Today I went on a guided hike in Canemah and had a blast, but I’m going to write about that in tomorrow’s post.

While in Canemah, the historic cemetery had its gates open to allow Memorial Day traffic, and our group went in to admire the lovely grounds. As I was walking around I got to thinking about Memorial Day, which was originally designated as a day to decorate the graves of veterans in the Civil War and then eventually morphed into the holiday it is today.

I am not the biggest fan of holidays, but this year Memorial Day has made me stop and think. It’s probably because my dad is quickly fading from dementia / Alzheimer’s disease. It’s hard on me because I remember him as the man who put in the garden every summer, taught me to drive, and helped me roof my first house. Now he does very little; while he is still “at home”, he can’t really travel and has trouble with a lot of daily tasks. It’s even harder on my mom who takes care of him. I worry about them both.

choateuniform_smchoatonship2_smMy dad was drafted into the navy after finishing college. He served as an officer on the USS Providence (CLG-6) from around 1964-1967. During this period, he went to the following places:

  • Guam – July 19, 1964
  • Fiji
  • Port Swettenham
  • Singapore
  • Taiwan
  • Hong Kong
  • Beppu – 1967
  • Japan
  • Subic Bay, Philippines, September 1967

choatwithpipeI have to say “around” in my description of his service because Dad never really talked about the details of his time in the navy. The stereotype of those who serve is of men who came back and tell war stories. Dad would occasionally tell a few stories about his friends in the navy when he had a few to many, but he never would say much more.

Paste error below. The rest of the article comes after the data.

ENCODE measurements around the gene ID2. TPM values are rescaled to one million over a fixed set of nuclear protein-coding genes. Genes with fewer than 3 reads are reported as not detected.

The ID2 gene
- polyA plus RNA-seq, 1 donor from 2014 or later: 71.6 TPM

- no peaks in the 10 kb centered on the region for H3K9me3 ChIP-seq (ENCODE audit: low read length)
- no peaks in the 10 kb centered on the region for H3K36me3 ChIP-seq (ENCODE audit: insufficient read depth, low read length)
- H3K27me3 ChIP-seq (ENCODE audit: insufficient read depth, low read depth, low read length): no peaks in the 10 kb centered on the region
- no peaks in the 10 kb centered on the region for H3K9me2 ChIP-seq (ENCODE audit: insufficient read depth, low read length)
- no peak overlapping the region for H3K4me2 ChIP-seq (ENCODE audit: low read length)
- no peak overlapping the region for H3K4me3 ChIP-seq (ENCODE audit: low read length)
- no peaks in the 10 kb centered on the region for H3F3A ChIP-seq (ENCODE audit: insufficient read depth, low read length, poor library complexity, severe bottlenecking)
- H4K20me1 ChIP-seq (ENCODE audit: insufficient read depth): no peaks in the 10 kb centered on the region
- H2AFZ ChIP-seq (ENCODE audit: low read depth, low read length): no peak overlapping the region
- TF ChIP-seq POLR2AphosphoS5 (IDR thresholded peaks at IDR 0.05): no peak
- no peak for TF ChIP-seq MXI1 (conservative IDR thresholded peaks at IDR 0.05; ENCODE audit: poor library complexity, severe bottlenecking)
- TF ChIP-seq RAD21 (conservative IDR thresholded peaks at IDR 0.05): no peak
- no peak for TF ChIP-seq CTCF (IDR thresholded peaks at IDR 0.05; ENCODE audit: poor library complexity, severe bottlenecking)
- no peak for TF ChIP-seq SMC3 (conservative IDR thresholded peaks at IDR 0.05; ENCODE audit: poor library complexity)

When I was in my teens I learned from my mom that he had spent some time behind enemy lines and that was why he didn’t like rice and kept his hair so short (he still wears a crew cut. )

Going through old photo albums, and we are lucky enough to have many, I can see Dad’s artistic side in his photographs and meticulously detailed photo albums, in some cases complete with notes.

There is no description of what this is, but I think it must have been a rocket being launched off Dad’s ship.

When I look at these notes, I really feel that how young and scared Dad must have been.

Dad came back to the states in about 1968, re-entered college as a graduate student, married my mom in 1969, and became a shop and art teacher in Oregon about 1970.

Dad’s Naval Retirement ceremony, June 1985.

He stayed in the Navy Reserves until 1985, serving 20 years.

Its more than a little sad to think about Dad’s period in active service, because I know it left him with unpleasant memories. But I’m proud of him. And grateful.

I just wish it hadn’t been so hard on him.

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